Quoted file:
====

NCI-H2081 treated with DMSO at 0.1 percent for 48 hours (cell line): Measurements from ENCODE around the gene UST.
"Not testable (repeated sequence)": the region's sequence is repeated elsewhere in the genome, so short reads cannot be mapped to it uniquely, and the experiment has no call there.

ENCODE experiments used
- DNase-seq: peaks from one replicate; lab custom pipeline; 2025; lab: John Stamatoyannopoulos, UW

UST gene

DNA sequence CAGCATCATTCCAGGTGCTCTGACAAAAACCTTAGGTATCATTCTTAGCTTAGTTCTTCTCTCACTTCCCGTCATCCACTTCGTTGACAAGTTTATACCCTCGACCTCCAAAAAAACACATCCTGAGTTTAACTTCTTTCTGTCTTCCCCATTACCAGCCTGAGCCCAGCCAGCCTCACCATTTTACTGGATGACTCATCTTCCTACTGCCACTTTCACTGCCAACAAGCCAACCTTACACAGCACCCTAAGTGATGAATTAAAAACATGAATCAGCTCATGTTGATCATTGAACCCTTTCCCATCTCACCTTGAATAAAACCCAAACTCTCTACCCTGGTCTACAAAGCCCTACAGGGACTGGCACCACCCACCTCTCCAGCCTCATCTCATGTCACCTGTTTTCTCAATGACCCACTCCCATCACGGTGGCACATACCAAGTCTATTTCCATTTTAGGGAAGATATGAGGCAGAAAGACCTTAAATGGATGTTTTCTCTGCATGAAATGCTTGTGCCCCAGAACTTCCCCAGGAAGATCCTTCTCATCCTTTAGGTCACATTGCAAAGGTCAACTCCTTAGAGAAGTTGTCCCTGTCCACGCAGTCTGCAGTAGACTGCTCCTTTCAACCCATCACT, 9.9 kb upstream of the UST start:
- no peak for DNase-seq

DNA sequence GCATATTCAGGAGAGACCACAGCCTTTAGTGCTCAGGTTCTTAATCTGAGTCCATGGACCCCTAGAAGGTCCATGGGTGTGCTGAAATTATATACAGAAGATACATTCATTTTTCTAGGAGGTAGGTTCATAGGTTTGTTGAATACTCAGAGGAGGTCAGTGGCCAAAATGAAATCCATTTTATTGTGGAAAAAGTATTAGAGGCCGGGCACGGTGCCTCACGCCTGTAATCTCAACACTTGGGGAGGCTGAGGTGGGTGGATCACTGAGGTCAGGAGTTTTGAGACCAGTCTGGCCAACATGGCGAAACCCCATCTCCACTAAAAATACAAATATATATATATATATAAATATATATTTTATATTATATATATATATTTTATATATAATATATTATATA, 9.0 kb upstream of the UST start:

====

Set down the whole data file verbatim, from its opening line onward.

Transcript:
NCI-H2081 treated with DMSO at 0.1 percent for 48 hours (cell line): Measurements from ENCODE around the gene UST.
"Not testable (repeated sequence)": the region's sequence is repeated elsewhere in the genome, so short reads cannot be mapped to it uniquely, and the experiment has no call there.

ENCODE experiments used
- DNase-seq: peaks from one replicate; lab custom pipeline; 2025; lab: John Stamatoyannopoulos, UW

UST gene

DNA sequence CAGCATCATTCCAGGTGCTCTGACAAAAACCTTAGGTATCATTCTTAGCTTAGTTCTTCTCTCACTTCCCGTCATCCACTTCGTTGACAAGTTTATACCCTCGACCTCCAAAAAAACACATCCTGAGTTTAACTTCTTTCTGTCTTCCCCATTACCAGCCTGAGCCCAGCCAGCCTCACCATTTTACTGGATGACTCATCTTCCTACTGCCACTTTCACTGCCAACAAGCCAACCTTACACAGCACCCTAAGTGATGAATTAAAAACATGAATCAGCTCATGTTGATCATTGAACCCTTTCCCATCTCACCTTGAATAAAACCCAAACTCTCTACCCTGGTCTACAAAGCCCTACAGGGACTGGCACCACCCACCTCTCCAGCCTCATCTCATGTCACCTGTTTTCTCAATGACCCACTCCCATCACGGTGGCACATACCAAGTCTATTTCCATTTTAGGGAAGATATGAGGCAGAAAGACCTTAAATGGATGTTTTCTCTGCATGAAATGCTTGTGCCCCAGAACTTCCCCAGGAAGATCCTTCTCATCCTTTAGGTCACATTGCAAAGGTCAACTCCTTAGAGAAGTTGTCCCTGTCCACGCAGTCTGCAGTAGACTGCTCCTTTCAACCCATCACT, 9.9 kb upstream of the UST start:
- no peak for DNase-seq

DNA sequence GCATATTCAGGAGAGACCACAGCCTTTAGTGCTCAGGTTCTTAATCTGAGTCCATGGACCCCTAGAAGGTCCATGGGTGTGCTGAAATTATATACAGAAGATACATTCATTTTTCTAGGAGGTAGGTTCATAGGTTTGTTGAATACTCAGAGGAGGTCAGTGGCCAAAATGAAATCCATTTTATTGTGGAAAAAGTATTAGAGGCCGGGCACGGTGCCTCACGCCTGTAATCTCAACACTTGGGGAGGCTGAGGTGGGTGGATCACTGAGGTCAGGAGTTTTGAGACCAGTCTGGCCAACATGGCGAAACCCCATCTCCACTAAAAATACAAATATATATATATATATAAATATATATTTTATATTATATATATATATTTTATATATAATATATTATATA, 9.0 kb upstream of the UST start: